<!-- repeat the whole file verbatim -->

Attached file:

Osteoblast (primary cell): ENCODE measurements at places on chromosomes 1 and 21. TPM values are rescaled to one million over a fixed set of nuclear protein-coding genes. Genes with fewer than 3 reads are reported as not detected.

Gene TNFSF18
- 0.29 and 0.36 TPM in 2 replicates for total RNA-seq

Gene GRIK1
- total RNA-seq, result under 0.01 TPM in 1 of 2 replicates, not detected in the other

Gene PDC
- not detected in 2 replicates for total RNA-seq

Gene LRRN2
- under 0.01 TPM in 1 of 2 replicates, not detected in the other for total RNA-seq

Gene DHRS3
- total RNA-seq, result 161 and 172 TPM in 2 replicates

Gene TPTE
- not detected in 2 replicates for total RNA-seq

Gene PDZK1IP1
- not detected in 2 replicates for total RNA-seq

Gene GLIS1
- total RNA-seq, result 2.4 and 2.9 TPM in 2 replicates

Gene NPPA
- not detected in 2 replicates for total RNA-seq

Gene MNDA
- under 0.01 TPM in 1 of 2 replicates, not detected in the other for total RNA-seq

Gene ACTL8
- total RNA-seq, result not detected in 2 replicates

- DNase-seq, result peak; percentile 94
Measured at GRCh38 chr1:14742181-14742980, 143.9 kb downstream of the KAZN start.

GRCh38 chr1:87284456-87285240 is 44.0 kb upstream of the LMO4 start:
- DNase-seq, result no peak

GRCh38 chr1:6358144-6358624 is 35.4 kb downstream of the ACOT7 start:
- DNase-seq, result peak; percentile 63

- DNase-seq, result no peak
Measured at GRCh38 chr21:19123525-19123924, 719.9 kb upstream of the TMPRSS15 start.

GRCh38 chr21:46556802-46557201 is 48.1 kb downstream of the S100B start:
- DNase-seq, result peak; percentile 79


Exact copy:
Osteoblast (primary cell): ENCODE measurements at places on chromosomes 1 and 21. TPM values are rescaled to one million over a fixed set of nuclear protein-coding genes. Genes with fewer than 3 reads are reported as not detected.

Gene TNFSF18
- 0.29 and 0.36 TPM in 2 replicates for total RNA-seq

Gene GRIK1
- total RNA-seq, result under 0.01 TPM in 1 of 2 replicates, not detected in the other

Gene PDC
- not detected in 2 replicates for total RNA-seq

Gene LRRN2
- under 0.01 TPM in 1 of 2 replicates, not detected in the other for total RNA-seq

Gene DHRS3
- total RNA-seq, result 161 and 172 TPM in 2 replicates

Gene TPTE
- not detected in 2 replicates for total RNA-seq

Gene PDZK1IP1
- not detected in 2 replicates for total RNA-seq

Gene GLIS1
- total RNA-seq, result 2.4 and 2.9 TPM in 2 replicates

Gene NPPA
- not detected in 2 replicates for total RNA-seq

Gene MNDA
- under 0.01 TPM in 1 of 2 replicates, not detected in the other for total RNA-seq

Gene ACTL8
- total RNA-seq, result not detected in 2 replicates

- DNase-seq, result peak; percentile 94
Measured at GRCh38 chr1:14742181-14742980, 143.9 kb downstream of the KAZN start.

GRCh38 chr1:87284456-87285240 is 44.0 kb upstream of the LMO4 start:
- DNase-seq, result no peak

GRCh38 chr1:6358144-6358624 is 35.4 kb downstream of the ACOT7 start:
- DNase-seq, result peak; percentile 63

- DNase-seq, result no peak
Measured at GRCh38 chr21:19123525-19123924, 719.9 kb upstream of the TMPRSS15 start.

GRCh38 chr21:46556802-46557201 is 48.1 kb downstream of the S100B start:
- DNase-seq, result peak; percentile 79